Since federally protected gray wolves killed a bear hound in the Chequamegon-Nicolet National Forest on July 13, 2019 Wolf Patrol has been monitoring unregistered bear baits in the Wisconsin Department of Natural Resources (WDNR) designated Wolf Caution Area near where the depredation occurred.
Our public lands monitors have shown that since the depredation occurred, wolves including three young pups have been repeatedly visiting bait sites where bear hounds are continuing to be run in areas where two more bear hounds have been killed since the July 13, 2019 depredation. When bear hounds are released near bait sites that wolves identify as a food source, depredations can occur.
Wolf Patrol wants Chequamegon-Nicolet National Forest officials and the WDNR to know that bear hound depredations are occurring not because wolves are overpopulated and need management, but because bear hunters don’t care about the well-being or safety of their hounds, especially when they are paid $2,500.00 when one is killed or injured by wolves.
Since Wisconsin’s bear hound training season began on July 1st, 2019, there have been eight reported deadly fights between gray wolves and bear hounds, leaving 9 bear hounds dead and an unknown number of wolves injured by packs of bear hounds. Neither WDNR or the U.S. Forest Service require any kind of license or permit to operate unlimited bear baits on national forest lands, including WDNR Wolf Caution Areas.
Now the bear baiter responsible for the bait site that is attracting wolves is breaking the law to keep forest officials and the public from witnessing his actions on our national forest lands. On the evening of August 9, 2019 Wolf Patrol’s trail camera monitoring the bear bait in the CNNF and WDNR’s Wolf Caution Area was tampered with in order to prevent its recording of federally protected gray wolves visiting the still active bear bait.
Ironically, it was the Wisconsin Bear Hunters Association which includes members of Gresham Bear Hunters who lobbied the state legislature in 2015 to amend Wisconsin’s hunter harassment law to include any acts committed not only during hunting season, but during Wisconsin’s summer bear hound training season as well.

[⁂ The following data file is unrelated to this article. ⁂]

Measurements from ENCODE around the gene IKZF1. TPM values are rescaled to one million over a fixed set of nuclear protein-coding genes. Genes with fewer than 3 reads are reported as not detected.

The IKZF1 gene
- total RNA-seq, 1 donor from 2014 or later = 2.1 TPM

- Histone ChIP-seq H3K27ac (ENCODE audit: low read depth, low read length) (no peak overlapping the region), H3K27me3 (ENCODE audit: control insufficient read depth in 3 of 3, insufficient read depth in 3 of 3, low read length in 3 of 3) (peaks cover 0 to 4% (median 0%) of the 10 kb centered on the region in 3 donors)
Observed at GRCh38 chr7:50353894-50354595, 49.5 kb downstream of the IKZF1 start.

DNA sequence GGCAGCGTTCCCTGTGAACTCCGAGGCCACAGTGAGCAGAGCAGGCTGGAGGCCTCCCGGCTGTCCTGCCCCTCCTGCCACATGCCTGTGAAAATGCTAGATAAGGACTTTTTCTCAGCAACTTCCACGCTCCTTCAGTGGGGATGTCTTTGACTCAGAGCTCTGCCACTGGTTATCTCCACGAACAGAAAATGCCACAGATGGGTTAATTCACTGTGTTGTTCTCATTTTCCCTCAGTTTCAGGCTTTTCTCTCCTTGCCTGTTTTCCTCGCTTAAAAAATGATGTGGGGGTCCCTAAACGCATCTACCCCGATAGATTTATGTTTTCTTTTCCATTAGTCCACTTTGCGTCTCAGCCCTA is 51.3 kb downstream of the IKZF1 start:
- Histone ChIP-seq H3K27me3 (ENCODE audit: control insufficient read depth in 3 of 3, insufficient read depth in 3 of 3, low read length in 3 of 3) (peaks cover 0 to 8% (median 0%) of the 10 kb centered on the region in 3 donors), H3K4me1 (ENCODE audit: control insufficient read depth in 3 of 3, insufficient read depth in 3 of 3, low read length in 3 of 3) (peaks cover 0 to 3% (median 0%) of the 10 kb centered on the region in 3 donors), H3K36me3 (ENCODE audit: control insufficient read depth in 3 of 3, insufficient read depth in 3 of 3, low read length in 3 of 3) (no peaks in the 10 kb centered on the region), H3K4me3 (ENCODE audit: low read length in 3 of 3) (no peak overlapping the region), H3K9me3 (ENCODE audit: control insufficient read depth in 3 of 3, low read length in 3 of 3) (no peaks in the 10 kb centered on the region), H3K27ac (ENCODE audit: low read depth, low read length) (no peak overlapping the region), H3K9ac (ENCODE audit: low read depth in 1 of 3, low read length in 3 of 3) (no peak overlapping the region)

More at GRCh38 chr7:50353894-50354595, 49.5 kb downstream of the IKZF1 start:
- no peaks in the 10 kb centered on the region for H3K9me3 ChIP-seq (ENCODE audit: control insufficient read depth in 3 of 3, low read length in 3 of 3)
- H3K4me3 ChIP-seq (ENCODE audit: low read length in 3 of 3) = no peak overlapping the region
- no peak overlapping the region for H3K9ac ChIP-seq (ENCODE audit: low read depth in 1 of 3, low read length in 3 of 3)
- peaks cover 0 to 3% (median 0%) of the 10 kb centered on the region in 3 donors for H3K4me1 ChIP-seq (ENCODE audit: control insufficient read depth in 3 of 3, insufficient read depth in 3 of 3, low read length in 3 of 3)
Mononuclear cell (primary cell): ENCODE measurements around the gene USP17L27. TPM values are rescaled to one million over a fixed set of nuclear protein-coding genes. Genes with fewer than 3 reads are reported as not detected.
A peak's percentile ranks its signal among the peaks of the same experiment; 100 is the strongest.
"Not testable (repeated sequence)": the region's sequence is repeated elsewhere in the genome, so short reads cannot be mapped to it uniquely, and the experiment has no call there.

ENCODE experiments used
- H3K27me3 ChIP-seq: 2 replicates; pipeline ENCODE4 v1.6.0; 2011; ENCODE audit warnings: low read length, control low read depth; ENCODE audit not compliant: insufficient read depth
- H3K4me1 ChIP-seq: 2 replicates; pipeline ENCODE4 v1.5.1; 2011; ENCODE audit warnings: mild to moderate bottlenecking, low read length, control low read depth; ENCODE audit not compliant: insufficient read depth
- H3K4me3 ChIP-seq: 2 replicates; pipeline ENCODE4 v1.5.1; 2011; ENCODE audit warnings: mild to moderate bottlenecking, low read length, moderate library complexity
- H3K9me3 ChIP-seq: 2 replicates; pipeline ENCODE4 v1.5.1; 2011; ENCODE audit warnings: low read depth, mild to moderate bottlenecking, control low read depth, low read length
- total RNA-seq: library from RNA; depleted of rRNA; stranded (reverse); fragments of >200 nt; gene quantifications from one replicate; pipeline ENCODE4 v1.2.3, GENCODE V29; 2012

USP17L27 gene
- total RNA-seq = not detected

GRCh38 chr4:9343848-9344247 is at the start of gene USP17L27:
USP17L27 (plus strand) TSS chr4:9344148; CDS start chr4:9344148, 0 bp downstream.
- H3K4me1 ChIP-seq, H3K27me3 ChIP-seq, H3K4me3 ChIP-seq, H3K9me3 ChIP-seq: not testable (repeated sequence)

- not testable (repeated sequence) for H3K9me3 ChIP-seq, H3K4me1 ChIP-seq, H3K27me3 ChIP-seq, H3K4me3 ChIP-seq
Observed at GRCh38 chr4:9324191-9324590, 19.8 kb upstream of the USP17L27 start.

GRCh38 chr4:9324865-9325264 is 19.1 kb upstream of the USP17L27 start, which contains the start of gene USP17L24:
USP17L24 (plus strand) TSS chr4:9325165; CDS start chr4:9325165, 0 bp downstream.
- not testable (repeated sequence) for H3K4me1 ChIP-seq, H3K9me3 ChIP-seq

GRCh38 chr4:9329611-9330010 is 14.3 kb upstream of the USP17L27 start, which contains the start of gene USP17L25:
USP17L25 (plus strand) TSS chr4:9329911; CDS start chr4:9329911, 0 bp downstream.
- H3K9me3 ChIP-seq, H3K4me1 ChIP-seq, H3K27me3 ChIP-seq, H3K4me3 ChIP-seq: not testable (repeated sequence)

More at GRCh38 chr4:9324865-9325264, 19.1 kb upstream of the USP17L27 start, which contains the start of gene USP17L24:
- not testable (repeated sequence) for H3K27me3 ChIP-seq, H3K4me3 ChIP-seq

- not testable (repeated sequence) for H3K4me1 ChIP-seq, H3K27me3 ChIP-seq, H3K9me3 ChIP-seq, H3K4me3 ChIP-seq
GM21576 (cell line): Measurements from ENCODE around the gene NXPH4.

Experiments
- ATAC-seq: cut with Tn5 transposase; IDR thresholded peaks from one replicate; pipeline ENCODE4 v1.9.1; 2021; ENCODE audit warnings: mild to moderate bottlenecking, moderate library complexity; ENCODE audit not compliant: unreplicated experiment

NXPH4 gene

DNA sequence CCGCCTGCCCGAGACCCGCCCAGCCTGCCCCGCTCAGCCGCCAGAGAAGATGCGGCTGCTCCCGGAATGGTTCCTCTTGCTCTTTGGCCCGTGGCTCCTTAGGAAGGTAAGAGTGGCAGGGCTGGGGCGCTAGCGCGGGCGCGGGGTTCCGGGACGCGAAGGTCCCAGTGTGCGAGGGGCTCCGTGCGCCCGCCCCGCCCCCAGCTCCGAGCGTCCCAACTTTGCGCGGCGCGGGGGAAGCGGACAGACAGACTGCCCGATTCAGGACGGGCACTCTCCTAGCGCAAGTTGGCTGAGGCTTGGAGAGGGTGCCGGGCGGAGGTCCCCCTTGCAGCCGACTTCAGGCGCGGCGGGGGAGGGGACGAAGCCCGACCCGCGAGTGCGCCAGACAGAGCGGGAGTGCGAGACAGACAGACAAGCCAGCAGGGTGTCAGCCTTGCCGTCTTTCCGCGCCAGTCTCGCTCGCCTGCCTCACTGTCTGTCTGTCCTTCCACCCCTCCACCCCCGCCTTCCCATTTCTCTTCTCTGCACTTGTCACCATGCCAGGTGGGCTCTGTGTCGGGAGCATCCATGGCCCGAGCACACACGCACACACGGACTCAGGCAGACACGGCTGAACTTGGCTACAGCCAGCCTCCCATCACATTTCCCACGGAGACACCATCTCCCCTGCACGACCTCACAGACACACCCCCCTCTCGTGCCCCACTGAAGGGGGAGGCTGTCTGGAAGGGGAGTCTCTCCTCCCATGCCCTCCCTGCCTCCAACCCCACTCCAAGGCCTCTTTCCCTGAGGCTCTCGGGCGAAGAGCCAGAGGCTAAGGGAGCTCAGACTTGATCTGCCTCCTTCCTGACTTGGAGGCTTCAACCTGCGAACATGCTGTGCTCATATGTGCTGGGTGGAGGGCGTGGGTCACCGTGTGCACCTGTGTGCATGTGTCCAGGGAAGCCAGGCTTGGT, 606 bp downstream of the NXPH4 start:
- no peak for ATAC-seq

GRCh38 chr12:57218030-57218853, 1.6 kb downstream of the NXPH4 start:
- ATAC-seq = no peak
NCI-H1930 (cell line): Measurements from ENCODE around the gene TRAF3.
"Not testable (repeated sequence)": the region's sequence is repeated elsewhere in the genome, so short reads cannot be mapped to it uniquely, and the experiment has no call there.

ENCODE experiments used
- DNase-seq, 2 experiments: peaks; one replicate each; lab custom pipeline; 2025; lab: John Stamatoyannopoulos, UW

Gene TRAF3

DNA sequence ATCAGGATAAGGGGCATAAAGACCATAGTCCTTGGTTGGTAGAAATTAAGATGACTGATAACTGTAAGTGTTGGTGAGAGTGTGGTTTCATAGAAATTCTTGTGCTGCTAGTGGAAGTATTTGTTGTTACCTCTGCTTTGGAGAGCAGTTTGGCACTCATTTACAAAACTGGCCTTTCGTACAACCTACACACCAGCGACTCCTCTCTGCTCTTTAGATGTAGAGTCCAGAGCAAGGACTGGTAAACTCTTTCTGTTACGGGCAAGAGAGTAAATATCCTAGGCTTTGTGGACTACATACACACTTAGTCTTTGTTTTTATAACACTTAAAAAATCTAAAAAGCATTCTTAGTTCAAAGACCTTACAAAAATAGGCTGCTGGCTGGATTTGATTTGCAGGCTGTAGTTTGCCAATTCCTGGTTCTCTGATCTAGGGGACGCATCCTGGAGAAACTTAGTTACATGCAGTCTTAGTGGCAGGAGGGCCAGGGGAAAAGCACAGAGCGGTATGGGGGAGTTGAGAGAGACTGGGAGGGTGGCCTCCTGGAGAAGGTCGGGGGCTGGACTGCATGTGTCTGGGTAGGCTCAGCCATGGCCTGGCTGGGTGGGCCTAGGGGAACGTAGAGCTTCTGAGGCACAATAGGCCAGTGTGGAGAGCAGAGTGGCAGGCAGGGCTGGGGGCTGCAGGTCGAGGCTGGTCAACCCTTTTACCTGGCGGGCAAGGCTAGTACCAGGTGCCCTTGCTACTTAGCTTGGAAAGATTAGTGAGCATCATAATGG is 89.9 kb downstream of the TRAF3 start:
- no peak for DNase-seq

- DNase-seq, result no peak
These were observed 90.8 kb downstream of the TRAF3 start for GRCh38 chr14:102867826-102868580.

Last year during bear hound training season in the very same portion of the CNNF, the same bear baiter suspected of tampering with Wolf Patrol’s trail camera this year, stole two of Wolf Patrol’s trail cameras monitoring another bear bait in the area. After reporting the theft to Forest County Sheriff’s Department, investigating law enforcement were able to identify the suspect and retrieve the stolen cameras.
Wolf Patrol did not press law enforcement to prosecute the theft in 2018, but as this year’s tampering is suspected to be by the same individual, we are asking the Forest County Sheriff’s Department, U.S. Forest Service and WDNR to investigate and press charges for illegally tampering with Wolf Patrol’s trail camera.
Pro-hunting groups like Wisconsin Bear Hunters Association and Gresham Bear Hunters are alleging this Summer that Wolf Patrol is threatening violence and acts of property destruction, but so far its only been Wisconsin bear hunters who have been documented violating Wisconsin’s hunting rules and regulations.
Wisconsin bear hunters have grown frustrated with the continuing exposure of their unethical hunting practices on national forest lands by Wolf Patrol. Illegal acts like the tampering with legally placed trail cameras is only the latest illegal effort to stop not only Wolf Patrol, but any citizen from exercising their constitutionally protected right to witness and document any activity in our national forest lands.